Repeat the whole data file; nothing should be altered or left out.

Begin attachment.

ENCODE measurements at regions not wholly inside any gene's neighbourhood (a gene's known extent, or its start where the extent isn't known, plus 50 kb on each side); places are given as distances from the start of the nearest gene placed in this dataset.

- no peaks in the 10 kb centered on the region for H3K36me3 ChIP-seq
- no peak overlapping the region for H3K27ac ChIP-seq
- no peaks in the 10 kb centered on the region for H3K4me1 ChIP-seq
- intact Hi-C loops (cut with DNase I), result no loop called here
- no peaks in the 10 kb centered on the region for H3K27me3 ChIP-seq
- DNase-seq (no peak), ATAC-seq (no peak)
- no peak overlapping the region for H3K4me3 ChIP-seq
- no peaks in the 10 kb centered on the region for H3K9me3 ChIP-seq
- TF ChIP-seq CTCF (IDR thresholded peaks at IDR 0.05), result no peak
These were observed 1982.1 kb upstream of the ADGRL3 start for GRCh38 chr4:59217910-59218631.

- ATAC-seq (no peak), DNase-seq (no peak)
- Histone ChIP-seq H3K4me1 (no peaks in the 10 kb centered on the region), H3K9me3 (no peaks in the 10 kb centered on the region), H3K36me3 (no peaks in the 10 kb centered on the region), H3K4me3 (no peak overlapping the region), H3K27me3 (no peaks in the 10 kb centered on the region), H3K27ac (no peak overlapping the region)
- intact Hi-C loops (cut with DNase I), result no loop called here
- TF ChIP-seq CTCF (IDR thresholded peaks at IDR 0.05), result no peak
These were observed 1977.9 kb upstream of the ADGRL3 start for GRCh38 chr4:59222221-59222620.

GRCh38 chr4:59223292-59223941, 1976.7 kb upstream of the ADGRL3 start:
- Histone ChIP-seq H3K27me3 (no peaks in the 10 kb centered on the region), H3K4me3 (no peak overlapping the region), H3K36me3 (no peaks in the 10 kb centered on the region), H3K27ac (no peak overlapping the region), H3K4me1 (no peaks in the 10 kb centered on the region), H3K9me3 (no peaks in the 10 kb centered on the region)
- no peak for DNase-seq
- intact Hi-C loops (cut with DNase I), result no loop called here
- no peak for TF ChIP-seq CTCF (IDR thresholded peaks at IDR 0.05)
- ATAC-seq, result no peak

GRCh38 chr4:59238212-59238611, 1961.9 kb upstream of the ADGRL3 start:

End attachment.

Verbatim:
ENCODE measurements at regions not wholly inside any gene's neighbourhood (a gene's known extent, or its start where the extent isn't known, plus 50 kb on each side); places are given as distances from the start of the nearest gene placed in this dataset.

- no peaks in the 10 kb centered on the region for H3K36me3 ChIP-seq
- no peak overlapping the region for H3K27ac ChIP-seq
- no peaks in the 10 kb centered on the region for H3K4me1 ChIP-seq
- intact Hi-C loops (cut with DNase I), result no loop called here
- no peaks in the 10 kb centered on the region for H3K27me3 ChIP-seq
- DNase-seq (no peak), ATAC-seq (no peak)
- no peak overlapping the region for H3K4me3 ChIP-seq
- no peaks in the 10 kb centered on the region for H3K9me3 ChIP-seq
- TF ChIP-seq CTCF (IDR thresholded peaks at IDR 0.05), result no peak
These were observed 1982.1 kb upstream of the ADGRL3 start for GRCh38 chr4:59217910-59218631.

- ATAC-seq (no peak), DNase-seq (no peak)
- Histone ChIP-seq H3K4me1 (no peaks in the 10 kb centered on the region), H3K9me3 (no peaks in the 10 kb centered on the region), H3K36me3 (no peaks in the 10 kb centered on the region), H3K4me3 (no peak overlapping the region), H3K27me3 (no peaks in the 10 kb centered on the region), H3K27ac (no peak overlapping the region)
- intact Hi-C loops (cut with DNase I), result no loop called here
- TF ChIP-seq CTCF (IDR thresholded peaks at IDR 0.05), result no peak
These were observed 1977.9 kb upstream of the ADGRL3 start for GRCh38 chr4:59222221-59222620.

GRCh38 chr4:59223292-59223941, 1976.7 kb upstream of the ADGRL3 start:
- Histone ChIP-seq H3K27me3 (no peaks in the 10 kb centered on the region), H3K4me3 (no peak overlapping the region), H3K36me3 (no peaks in the 10 kb centered on the region), H3K27ac (no peak overlapping the region), H3K4me1 (no peaks in the 10 kb centered on the region), H3K9me3 (no peaks in the 10 kb centered on the region)
- no peak for DNase-seq
- intact Hi-C loops (cut with DNase I), result no loop called here
- no peak for TF ChIP-seq CTCF (IDR thresholded peaks at IDR 0.05)
- ATAC-seq, result no peak

GRCh38 chr4:59238212-59238611, 1961.9 kb upstream of the ADGRL3 start: